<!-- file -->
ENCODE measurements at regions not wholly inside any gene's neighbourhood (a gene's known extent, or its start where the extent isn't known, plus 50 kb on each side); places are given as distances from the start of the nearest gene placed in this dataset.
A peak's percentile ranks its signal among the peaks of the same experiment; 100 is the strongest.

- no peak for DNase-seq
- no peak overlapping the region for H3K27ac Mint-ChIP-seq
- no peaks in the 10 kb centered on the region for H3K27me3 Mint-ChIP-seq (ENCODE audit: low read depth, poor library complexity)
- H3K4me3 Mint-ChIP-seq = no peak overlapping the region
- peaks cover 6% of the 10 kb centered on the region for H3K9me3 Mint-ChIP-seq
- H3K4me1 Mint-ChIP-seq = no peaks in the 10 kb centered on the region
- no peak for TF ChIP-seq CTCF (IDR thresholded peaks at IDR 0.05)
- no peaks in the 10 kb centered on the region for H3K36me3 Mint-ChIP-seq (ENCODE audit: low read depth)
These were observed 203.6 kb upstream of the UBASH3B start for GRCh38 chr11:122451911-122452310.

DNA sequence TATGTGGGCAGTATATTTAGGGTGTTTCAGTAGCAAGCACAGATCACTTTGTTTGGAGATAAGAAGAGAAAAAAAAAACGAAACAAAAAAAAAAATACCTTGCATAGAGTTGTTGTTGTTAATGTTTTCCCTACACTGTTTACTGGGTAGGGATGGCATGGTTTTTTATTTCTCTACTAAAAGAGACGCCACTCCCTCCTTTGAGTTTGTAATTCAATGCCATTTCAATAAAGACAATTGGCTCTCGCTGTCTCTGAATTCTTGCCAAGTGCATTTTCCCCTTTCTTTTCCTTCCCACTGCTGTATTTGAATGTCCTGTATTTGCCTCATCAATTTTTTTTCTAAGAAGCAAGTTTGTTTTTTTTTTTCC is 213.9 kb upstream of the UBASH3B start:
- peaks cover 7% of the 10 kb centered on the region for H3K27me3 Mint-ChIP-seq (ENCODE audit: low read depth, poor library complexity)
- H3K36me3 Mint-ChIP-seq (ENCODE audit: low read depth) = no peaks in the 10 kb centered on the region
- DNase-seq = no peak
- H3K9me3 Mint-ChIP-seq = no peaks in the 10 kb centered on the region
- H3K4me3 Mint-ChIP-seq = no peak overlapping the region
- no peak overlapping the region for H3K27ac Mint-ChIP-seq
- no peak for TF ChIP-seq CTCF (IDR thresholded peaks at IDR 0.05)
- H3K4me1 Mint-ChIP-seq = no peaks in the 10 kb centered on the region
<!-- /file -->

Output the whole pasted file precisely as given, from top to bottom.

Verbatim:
ENCODE measurements at regions not wholly inside any gene's neighbourhood (a gene's known extent, or its start where the extent isn't known, plus 50 kb on each side); places are given as distances from the start of the nearest gene placed in this dataset.
A peak's percentile ranks its signal among the peaks of the same experiment; 100 is the strongest.

- no peak for DNase-seq
- no peak overlapping the region for H3K27ac Mint-ChIP-seq
- no peaks in the 10 kb centered on the region for H3K27me3 Mint-ChIP-seq (ENCODE audit: low read depth, poor library complexity)
- H3K4me3 Mint-ChIP-seq = no peak overlapping the region
- peaks cover 6% of the 10 kb centered on the region for H3K9me3 Mint-ChIP-seq
- H3K4me1 Mint-ChIP-seq = no peaks in the 10 kb centered on the region
- no peak for TF ChIP-seq CTCF (IDR thresholded peaks at IDR 0.05)
- no peaks in the 10 kb centered on the region for H3K36me3 Mint-ChIP-seq (ENCODE audit: low read depth)
These were observed 203.6 kb upstream of the UBASH3B start for GRCh38 chr11:122451911-122452310.

DNA sequence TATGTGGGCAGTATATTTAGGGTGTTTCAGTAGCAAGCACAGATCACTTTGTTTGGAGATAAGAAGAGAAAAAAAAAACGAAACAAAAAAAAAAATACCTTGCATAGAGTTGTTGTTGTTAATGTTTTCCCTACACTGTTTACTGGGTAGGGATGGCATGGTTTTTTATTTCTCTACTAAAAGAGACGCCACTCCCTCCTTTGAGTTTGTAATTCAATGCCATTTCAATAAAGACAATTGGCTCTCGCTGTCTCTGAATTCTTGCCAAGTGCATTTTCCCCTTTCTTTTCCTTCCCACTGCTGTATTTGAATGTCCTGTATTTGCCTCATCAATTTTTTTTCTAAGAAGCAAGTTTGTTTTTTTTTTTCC is 213.9 kb upstream of the UBASH3B start:
- peaks cover 7% of the 10 kb centered on the region for H3K27me3 Mint-ChIP-seq (ENCODE audit: low read depth, poor library complexity)
- H3K36me3 Mint-ChIP-seq (ENCODE audit: low read depth) = no peaks in the 10 kb centered on the region
- DNase-seq = no peak
- H3K9me3 Mint-ChIP-seq = no peaks in the 10 kb centered on the region
- H3K4me3 Mint-ChIP-seq = no peak overlapping the region
- no peak overlapping the region for H3K27ac Mint-ChIP-seq
- no peak for TF ChIP-seq CTCF (IDR thresholded peaks at IDR 0.05)
- H3K4me1 Mint-ChIP-seq = no peaks in the 10 kb centered on the region